FDA gives the nod to a 3D-printed facial implant that can be customized for individual patients in need of facial-reconstruction surgery.
Following the EU's lead, the US finally allows people with spinal cord injuries to buy the motorized system that lets them independently stand upright, turn, and walk.
People can still buy the genetic-testing startup's popular at-home testing kits, but they won't see any marketing for these products.
23andMe continues to sell its genetic sequencing tests despite a government order to stop.
After more than 20 years in the making, the world's first FDA-approved bionic eye will soon be launching commercially in the United States. The device could help the tens of thousands of people who suffer from a rare, degenerative eye disease. CNET's Sumi Das explains how the Argus II device works to bring light into the darkness.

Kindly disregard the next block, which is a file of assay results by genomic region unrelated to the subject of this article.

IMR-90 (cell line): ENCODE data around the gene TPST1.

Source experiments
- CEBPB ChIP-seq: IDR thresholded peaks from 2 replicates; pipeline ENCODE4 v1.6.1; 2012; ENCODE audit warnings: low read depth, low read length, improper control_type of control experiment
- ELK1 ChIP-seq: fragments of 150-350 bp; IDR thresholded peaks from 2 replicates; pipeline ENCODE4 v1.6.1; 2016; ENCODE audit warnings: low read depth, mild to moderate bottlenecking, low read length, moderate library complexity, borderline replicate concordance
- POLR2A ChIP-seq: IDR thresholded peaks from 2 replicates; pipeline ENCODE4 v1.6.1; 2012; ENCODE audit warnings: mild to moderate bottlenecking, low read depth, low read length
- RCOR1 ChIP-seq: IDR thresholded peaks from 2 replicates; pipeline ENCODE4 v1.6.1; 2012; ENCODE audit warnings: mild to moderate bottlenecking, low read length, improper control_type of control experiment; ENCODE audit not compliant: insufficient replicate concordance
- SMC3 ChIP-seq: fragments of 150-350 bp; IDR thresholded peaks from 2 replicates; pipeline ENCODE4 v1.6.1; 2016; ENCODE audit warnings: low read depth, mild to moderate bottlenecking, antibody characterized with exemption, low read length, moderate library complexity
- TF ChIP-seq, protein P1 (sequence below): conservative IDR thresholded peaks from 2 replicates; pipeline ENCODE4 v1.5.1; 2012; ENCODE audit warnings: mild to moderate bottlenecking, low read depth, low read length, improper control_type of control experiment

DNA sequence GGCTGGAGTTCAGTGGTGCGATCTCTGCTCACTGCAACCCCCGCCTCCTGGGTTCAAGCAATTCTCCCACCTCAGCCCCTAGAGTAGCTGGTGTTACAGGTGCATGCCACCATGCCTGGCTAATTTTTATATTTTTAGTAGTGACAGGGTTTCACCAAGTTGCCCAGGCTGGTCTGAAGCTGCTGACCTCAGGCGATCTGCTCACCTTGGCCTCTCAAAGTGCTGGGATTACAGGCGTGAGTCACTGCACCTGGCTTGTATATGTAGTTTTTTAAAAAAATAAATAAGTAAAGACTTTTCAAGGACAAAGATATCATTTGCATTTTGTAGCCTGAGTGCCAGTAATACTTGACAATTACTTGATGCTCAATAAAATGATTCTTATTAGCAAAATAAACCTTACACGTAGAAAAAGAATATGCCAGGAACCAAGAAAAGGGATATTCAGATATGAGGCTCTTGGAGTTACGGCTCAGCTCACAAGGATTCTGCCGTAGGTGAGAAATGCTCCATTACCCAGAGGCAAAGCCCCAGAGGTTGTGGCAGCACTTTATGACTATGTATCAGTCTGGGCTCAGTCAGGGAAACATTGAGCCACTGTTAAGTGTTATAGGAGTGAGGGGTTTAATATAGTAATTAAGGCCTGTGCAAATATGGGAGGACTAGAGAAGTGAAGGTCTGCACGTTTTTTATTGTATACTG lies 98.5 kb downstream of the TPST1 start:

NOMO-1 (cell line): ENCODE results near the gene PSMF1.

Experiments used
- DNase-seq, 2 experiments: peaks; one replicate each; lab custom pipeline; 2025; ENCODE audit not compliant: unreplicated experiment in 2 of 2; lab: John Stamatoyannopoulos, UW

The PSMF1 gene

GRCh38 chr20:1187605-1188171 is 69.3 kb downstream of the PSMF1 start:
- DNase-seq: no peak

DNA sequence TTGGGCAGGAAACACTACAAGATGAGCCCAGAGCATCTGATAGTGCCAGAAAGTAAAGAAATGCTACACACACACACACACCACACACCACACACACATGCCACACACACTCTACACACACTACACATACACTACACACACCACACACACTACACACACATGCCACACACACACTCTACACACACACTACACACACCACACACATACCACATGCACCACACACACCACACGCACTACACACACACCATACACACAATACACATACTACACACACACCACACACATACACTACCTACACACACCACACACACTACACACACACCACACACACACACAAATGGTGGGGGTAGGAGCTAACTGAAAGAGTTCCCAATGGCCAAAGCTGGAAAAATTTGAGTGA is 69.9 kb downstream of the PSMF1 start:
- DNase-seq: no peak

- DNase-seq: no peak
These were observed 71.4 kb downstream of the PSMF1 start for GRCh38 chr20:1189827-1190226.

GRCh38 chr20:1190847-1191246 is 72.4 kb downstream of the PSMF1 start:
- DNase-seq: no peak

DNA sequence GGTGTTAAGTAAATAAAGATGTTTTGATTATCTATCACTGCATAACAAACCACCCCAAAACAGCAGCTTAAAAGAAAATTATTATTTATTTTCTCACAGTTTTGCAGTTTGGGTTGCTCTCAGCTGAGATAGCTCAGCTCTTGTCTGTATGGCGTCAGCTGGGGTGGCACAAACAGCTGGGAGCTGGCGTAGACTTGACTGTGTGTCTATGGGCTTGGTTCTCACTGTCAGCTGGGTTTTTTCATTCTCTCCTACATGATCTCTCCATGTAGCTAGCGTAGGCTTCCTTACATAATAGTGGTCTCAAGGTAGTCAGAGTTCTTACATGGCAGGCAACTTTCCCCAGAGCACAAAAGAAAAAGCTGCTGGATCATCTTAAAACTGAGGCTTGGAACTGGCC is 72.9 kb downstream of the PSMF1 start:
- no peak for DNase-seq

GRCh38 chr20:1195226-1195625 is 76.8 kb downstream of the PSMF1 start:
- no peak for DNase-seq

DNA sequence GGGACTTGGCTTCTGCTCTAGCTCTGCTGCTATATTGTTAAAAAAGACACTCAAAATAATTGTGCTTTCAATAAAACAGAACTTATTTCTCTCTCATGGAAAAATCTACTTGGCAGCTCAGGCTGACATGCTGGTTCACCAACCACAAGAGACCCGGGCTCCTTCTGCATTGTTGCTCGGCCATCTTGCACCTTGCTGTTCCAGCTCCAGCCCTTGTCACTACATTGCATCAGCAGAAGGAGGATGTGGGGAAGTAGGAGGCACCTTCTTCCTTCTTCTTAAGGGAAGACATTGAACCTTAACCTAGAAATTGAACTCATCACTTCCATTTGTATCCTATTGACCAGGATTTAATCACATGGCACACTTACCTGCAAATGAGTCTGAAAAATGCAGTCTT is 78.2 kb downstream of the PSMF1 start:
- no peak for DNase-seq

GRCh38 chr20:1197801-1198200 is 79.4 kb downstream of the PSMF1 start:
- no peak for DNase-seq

The FDA says it is only regulating products that turn smartphones into medical devices it already oversees, such as apps that let your phone act as an electronic stethoscope or give feedback on CPR.
The EPI Mini out of Singapore collects electrocardiogram readings for up to five people through their fingertips and sends the data via Bluetooth to a designated phone.
Sifting through the search queries of 6 million people turns out to be a better way to discover drug-to-drug interactions than the current gold standard, the Adverse Event Reporting System.
The device comes with a cellular-based home monitoring system that allows physicians to detect a range of heart-related events, including silent arrhythmias.
The Argus II Retinal Prosthesis System includes an eyeglass-mounted camera, a portable video processing unit, and an array of electrodes implanted onto the retina to allow the patient to detect light and dark.